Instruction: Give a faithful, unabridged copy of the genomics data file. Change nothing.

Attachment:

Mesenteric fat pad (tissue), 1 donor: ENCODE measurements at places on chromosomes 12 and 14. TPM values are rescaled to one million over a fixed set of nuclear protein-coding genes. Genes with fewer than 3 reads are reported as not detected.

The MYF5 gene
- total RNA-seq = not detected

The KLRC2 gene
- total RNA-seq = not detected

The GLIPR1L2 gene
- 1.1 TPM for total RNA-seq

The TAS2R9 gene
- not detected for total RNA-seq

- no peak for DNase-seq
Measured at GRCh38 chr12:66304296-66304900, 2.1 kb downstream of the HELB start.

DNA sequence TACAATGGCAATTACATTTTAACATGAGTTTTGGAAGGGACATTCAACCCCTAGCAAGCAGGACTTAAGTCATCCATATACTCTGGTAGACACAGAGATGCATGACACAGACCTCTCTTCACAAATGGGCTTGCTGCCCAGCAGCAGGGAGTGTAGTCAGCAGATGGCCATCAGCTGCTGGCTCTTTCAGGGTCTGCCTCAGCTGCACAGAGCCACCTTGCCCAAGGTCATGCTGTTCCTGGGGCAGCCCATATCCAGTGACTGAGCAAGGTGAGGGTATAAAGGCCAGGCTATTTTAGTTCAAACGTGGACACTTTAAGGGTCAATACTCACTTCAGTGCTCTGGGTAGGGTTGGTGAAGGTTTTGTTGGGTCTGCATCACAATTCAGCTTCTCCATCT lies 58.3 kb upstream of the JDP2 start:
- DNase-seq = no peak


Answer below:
Mesenteric fat pad (tissue), 1 donor: ENCODE measurements at places on chromosomes 12 and 14. TPM values are rescaled to one million over a fixed set of nuclear protein-coding genes. Genes with fewer than 3 reads are reported as not detected.

The MYF5 gene
- total RNA-seq = not detected

The KLRC2 gene
- total RNA-seq = not detected

The GLIPR1L2 gene
- 1.1 TPM for total RNA-seq

The TAS2R9 gene
- not detected for total RNA-seq

- no peak for DNase-seq
Measured at GRCh38 chr12:66304296-66304900, 2.1 kb downstream of the HELB start.

DNA sequence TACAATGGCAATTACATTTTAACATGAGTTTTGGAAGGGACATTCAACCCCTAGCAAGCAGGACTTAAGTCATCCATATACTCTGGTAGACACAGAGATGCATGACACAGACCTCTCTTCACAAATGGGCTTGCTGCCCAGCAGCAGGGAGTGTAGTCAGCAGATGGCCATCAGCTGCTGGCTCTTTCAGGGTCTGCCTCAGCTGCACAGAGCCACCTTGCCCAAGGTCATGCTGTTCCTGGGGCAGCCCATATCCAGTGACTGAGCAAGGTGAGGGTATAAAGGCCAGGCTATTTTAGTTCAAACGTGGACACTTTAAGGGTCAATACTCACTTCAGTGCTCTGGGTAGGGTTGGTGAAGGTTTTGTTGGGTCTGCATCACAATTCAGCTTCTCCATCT lies 58.3 kb upstream of the JDP2 start:
- DNase-seq = no peak